• It could be worse

    Posted by on January 3, 2018

    I don’t mind cold weather as much as most, but once it hits the single digits I remember my keychain car starter died years ago and I contemplate quitting all outside commitments for all times. “Grocery store?  No, we are eating this coloring book with a side of ketchup packets.  It’s too damn cold.”  At least it’s not 1991 again, when I lived through the Ice Storm of northern Indiana.

    I lived north of Indianapolis for four years growing up.  That part of the country is devoid of hills, has about three trees and the wind, when it blows, is usually about 150 mph on average.  In March of ’91, three inches of ice hit the north central part of the state at 40 mph.  Literally everything was encased in ice, and I mean everything.  Cars, trees, mailboxes, it all had to be laboriously freed from an icy crypt.  It was very strange to look outside, it was like a shiny layer on everything, much like my oily face in seventh grade.  My parents took a weekend off and we fled to Ohio to visit family, but had to return for the next week.  We managed to find the last kerosene heater in the neighboring county, which was huge, since 200,000 houses lost power.

    The balance of the next two weeks we had no power.  The little kerosene heater was placed in my parents’ room and four of us, plus our dog, sat in that cell.  When we wanted to eat, it was cold food or lamely heated up on a pan sitting on the heater.  Day 5 of turkey or peanut butter sandwiches and I nearly went on hunger strike.  Bathing meant heating up a pot of water on the heater and washrag cleaning yourself like it was Appalachia in…well, any time really.  The worst though was the abject boredom.  We read the same books over and over, played board games and cards and prayed for the power to return.  Sadly, I was too young for alcohol, I’ll bet I would have flown through that storm now like a boss.  No lights at night other than candles, no heat outside that room – leaving the room was like entering an ice cave in Toth – and no music, other than what two radio stations we could get on a battery powered radio, which we conserved for weather updates.  Going outside meant slipping and sliding and falling down.  We couldn’t make it more than about ten feet before giving up and belly crawling like salamanders back to the door.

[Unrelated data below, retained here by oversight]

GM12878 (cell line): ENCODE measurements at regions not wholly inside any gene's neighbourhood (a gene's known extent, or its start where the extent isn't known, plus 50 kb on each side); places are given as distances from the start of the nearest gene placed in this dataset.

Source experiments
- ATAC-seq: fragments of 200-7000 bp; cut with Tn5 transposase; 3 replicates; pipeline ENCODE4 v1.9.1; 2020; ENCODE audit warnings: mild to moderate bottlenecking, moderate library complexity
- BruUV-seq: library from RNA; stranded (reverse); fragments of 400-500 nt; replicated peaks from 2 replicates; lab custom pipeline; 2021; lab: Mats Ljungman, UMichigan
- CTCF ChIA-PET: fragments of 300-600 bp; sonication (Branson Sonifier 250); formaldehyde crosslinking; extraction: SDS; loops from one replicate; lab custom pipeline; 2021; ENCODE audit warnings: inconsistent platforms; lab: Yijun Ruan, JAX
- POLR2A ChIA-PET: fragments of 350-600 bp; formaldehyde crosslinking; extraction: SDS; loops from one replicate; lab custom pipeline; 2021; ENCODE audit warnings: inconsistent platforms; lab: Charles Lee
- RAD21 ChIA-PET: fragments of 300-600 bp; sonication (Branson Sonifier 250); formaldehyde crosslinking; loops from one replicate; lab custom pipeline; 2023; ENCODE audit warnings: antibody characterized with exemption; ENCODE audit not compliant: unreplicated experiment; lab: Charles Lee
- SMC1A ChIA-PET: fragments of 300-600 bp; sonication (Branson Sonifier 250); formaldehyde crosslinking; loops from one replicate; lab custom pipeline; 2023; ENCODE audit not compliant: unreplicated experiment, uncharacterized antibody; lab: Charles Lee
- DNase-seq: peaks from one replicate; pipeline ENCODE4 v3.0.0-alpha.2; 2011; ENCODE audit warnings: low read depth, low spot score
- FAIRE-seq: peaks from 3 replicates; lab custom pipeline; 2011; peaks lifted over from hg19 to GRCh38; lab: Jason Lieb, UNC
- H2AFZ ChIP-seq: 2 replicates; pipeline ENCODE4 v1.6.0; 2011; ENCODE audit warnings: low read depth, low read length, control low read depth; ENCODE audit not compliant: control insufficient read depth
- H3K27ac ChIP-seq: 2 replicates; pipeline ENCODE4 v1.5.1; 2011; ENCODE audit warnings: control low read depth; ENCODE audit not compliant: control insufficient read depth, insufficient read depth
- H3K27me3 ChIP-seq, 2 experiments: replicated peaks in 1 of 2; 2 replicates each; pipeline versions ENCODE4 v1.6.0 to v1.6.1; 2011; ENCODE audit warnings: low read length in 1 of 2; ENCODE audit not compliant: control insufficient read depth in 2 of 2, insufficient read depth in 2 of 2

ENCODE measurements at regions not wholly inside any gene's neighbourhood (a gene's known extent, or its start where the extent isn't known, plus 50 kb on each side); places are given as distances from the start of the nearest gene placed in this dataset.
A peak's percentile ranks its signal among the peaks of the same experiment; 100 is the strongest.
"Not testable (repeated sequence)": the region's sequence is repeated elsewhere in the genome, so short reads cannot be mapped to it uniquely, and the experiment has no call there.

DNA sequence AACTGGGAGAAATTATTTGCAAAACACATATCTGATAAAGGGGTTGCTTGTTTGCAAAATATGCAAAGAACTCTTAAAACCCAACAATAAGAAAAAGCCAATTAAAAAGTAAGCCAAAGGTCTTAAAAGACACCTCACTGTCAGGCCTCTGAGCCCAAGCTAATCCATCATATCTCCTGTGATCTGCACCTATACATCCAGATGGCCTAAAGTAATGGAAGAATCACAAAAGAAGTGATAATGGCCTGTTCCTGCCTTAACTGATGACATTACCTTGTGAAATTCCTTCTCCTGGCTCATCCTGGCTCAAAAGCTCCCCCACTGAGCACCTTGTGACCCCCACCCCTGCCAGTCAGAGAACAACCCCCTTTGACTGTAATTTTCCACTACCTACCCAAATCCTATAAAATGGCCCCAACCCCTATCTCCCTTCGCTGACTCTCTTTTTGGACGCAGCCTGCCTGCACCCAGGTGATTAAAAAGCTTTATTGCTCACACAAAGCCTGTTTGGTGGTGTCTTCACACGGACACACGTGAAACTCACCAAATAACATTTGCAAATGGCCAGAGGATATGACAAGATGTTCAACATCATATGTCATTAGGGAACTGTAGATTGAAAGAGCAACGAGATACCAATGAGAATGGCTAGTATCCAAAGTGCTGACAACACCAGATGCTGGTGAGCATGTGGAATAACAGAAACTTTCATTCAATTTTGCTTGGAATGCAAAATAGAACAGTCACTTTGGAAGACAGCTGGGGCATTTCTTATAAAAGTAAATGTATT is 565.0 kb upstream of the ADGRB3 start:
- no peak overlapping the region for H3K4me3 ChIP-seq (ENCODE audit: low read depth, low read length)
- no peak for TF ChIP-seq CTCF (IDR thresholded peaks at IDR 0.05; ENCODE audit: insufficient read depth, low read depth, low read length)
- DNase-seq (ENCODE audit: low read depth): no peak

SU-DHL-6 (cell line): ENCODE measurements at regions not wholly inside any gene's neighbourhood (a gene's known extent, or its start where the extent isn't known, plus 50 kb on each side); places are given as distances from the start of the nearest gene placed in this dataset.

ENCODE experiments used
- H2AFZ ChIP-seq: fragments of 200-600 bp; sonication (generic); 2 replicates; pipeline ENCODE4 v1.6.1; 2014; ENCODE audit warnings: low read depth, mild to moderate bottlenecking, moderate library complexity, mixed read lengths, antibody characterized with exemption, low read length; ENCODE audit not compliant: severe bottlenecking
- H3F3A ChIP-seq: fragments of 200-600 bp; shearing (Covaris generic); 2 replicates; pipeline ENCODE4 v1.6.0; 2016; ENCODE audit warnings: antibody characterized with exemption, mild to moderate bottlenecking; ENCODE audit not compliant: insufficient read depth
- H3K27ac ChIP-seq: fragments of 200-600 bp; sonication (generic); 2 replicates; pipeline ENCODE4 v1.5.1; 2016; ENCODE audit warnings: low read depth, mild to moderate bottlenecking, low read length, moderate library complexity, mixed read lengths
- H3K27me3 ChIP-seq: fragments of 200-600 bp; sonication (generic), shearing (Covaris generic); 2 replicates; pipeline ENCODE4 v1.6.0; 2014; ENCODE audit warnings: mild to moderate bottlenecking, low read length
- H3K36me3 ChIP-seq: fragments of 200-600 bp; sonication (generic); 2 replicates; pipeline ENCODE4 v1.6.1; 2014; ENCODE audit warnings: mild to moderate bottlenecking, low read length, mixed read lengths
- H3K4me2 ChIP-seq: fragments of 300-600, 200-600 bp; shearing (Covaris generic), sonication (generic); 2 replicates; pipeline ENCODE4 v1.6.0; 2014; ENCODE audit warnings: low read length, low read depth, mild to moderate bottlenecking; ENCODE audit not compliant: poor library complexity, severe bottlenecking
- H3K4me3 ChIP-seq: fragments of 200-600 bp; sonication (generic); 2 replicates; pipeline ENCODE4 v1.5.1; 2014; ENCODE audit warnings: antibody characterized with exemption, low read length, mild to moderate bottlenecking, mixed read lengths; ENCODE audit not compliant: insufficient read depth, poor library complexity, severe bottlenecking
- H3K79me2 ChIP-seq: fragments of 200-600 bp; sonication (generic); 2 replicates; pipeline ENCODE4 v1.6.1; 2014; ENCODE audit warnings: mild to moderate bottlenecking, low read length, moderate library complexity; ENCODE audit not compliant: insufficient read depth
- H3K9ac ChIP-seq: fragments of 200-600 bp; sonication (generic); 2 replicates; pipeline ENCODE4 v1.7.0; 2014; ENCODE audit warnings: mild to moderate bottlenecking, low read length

The power finally returned to our house at almost exactly two full weeks.  We sprung into the air with joy and immediately went to our own rooms and locked the door, vowing never to speak to one another for a month.  Delicious heat poured from the vents and sweet, sweet TV broadcast images from places where the sun still existed.  I lost my virginity that night with my eight bit Nintendo – “I’ll never let you go baby!  I love you!”  Now when the power goes out, I get light headed and begin to shake with fear.  Long story short, yes this cold weather stinks, but if the power goes out that long again, I’m wandering out the front door like the mom on the Road.

     

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